Indeed, you can argue that over the past month, Obama has been shaping the foreign policy debate for the Democrats -- and getting the best of the arguments. By last Sunday's televised debate in Iowa, nobody else seemed eager to challenge Obama's postulate that "strong countries and strong presidents meet and talk with our adversaries." And there was little repetition, either, of the tut-tutting that greeted his statement that he would be prepared to go after al-Qaeda terrorists in Pakistan, with or without President Pervez Musharraf's blessing.
Sen. Hillary Clinton's stance has been more cautious, seeking to convey a general but vaguely defined sense that her toughness and experience would make her a strong president. Obama is taking the opposite tack.
Obama added some new (and potentially controversial) foreign policy details in an interview Tuesday afternoon, before he hopped a plane for his next stop, in New Hampshire. He said he expects there will still be U.S. troops in Iraq when the next president takes office, and he is discussing with his advisers how this residual force should be used. "For getting out in an orderly way, withdrawing one to two brigades a month is realistic," he said. With 20 combat brigades in Iraq, that would imply a withdrawal schedule of at least a year.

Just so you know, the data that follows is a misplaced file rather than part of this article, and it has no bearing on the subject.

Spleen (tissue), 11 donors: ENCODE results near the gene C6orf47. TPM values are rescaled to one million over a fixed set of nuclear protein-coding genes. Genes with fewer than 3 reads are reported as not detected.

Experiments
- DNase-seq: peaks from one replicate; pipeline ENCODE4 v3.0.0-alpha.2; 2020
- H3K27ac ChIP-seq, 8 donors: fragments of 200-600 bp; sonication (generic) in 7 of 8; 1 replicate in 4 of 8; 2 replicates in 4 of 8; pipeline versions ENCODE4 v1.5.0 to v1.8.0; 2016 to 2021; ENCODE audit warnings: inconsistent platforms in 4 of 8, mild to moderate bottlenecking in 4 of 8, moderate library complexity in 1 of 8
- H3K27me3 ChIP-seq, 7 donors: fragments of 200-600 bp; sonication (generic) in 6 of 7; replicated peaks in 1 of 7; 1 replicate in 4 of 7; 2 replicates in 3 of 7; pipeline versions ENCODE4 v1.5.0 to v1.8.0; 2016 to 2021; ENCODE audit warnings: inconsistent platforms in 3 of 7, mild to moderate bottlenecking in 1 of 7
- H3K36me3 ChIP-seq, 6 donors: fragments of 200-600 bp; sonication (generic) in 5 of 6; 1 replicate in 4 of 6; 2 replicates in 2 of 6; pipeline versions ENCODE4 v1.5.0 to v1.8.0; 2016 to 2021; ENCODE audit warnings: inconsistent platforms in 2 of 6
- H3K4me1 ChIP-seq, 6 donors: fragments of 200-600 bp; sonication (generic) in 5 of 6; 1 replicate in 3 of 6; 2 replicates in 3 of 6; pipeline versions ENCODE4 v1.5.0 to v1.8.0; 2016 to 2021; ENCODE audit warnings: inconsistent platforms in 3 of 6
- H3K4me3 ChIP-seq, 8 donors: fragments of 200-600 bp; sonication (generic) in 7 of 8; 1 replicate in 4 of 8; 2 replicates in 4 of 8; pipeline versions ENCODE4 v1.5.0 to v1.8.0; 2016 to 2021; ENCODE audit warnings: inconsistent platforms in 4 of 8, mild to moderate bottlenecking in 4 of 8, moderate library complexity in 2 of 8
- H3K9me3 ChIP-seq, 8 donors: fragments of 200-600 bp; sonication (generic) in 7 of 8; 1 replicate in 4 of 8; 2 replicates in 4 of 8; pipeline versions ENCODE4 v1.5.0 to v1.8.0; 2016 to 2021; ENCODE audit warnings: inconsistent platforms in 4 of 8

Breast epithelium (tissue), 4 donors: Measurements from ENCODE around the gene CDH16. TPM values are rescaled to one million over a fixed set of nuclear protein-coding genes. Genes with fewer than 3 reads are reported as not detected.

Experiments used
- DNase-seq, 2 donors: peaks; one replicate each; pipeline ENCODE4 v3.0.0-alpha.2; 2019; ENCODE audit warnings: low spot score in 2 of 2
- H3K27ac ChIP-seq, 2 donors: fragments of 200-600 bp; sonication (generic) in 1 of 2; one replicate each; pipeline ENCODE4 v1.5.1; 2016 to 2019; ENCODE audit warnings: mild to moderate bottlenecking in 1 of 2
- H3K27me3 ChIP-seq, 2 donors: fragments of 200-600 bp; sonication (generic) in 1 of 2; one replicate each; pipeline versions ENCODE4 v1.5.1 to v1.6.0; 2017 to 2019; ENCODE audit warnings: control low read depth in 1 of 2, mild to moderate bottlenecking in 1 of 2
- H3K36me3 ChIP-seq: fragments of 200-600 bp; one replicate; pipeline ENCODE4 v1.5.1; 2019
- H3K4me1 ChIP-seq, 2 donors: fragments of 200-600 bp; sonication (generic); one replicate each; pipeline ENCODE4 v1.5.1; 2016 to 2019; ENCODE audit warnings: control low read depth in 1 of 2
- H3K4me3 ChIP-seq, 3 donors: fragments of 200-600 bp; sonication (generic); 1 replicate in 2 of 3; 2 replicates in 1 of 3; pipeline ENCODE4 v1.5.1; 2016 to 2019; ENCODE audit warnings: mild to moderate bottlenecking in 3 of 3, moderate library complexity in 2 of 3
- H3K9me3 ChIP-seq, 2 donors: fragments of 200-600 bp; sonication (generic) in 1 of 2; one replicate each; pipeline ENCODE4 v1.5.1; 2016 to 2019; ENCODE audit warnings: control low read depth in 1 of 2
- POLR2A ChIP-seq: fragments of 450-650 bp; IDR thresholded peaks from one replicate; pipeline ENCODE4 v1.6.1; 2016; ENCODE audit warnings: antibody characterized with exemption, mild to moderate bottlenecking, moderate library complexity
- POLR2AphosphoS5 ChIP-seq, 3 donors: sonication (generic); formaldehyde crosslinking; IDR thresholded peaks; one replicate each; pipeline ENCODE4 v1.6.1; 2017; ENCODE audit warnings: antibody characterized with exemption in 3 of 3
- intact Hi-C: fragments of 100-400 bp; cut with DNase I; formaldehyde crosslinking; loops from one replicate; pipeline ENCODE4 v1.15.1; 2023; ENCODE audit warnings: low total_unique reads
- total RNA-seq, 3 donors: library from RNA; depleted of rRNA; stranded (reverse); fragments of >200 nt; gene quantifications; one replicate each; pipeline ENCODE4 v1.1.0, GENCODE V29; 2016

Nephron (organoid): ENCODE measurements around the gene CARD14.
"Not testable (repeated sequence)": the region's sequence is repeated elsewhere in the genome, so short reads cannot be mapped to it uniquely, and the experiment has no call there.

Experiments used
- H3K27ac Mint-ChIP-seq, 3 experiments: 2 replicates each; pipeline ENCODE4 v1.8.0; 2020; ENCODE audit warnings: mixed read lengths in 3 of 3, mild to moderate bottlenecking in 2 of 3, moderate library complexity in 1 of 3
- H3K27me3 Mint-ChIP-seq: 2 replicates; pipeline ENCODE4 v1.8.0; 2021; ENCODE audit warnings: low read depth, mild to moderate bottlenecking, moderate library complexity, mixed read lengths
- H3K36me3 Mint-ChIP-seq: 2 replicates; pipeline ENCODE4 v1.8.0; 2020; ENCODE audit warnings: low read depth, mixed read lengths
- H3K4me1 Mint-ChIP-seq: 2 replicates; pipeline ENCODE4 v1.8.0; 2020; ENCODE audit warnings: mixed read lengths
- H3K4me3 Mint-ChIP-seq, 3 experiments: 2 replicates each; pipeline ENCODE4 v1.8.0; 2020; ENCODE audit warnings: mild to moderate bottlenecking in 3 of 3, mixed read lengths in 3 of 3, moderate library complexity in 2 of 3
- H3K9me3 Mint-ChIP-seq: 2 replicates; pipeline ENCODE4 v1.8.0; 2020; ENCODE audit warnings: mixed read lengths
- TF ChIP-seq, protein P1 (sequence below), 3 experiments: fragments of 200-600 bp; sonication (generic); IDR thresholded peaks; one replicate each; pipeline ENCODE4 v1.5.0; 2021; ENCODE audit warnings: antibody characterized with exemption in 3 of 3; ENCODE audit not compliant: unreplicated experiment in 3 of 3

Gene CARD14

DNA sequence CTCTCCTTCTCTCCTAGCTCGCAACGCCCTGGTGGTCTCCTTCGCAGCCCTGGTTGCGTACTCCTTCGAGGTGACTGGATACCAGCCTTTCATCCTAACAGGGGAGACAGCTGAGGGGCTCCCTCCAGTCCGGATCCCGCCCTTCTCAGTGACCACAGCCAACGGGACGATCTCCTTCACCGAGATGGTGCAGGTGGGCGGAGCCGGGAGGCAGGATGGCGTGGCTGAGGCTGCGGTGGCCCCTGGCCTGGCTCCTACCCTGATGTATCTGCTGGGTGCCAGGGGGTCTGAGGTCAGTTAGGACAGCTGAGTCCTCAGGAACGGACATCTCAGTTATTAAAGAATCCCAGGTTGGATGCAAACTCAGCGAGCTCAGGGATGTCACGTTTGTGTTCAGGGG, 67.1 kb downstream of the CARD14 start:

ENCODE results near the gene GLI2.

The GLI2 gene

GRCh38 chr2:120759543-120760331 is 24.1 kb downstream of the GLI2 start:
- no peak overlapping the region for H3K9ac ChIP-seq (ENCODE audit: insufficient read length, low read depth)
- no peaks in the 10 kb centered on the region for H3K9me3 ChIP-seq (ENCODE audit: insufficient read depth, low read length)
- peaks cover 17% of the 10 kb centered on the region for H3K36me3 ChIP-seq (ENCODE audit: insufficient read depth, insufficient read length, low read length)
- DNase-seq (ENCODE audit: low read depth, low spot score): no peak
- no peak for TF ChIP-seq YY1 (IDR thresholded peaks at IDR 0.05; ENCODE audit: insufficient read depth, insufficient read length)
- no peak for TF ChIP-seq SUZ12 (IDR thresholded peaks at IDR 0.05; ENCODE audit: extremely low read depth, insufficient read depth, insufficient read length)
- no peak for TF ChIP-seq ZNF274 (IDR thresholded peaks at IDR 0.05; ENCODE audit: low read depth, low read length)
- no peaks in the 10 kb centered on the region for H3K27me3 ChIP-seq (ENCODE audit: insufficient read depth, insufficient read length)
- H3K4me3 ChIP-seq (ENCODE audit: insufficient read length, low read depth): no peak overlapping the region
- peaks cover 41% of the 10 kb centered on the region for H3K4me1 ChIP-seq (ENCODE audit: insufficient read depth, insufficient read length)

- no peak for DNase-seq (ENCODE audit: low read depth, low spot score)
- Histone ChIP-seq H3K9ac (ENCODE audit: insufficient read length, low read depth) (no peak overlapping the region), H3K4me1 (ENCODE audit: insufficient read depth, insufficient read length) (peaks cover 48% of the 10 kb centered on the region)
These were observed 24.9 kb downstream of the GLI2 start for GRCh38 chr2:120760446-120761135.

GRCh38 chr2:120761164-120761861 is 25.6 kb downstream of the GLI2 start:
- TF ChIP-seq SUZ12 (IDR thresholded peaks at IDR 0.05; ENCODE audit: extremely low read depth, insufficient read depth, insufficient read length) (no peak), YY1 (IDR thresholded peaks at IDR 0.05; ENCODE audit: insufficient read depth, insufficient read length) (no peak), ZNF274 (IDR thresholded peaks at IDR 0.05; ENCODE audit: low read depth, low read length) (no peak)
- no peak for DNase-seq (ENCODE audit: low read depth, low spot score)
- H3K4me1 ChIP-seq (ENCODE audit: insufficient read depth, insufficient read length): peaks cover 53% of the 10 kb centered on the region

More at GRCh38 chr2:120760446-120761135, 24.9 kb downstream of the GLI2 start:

Thursday, August 23, 2007
Obama -- the Pragmatic Foreign Policy Guy
I've not said much recently about my guy Barack Obama. Although he's let a fairly large gap develop between himself and Hillary, I still think that this gap will narrow considerably before the Primary season gets up and running. He's still the best candidate to take on the GOP and he's learning how to lay out his message.
I did find interesting a Washington Post op-ed piece that suggests that Obama is setting the foreign policy debate and getting the better of his critics. David Ignatius writes:
His mix of idealism and pragmatism seems to be a good one -- if only the current leader had such a mix then we wouldn't be in such a mess. He's been opposed to the war from the beginning, but recognizes that we can't just "pull out" over night. It must be done "decently and in order" (to quote those Presbyterians).
If he continues to set the agenda for the conversation then he'll make the necessary inroads as people actually make up their minds!